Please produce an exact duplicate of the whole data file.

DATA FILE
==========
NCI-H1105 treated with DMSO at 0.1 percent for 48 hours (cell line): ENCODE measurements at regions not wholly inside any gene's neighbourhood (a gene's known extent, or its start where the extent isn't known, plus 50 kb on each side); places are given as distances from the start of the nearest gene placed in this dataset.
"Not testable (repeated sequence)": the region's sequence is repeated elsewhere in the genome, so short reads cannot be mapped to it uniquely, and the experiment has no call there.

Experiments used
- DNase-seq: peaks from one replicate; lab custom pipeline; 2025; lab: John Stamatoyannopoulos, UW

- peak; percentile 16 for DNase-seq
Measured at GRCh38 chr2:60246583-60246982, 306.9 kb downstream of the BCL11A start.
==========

NCI-H1105 treated with DMSO at 0.1 percent for 48 hours (cell line): ENCODE measurements at regions not wholly inside any gene's neighbourhood (a gene's known extent, or its start where the extent isn't known, plus 50 kb on each side); places are given as distances from the start of the nearest gene placed in this dataset.
"Not testable (repeated sequence)": the region's sequence is repeated elsewhere in the genome, so short reads cannot be mapped to it uniquely, and the experiment has no call there.

Experiments used
- DNase-seq: peaks from one replicate; lab custom pipeline; 2025; lab: John Stamatoyannopoulos, UW

- peak; percentile 16 for DNase-seq
Measured at GRCh38 chr2:60246583-60246982, 306.9 kb downstream of the BCL11A start.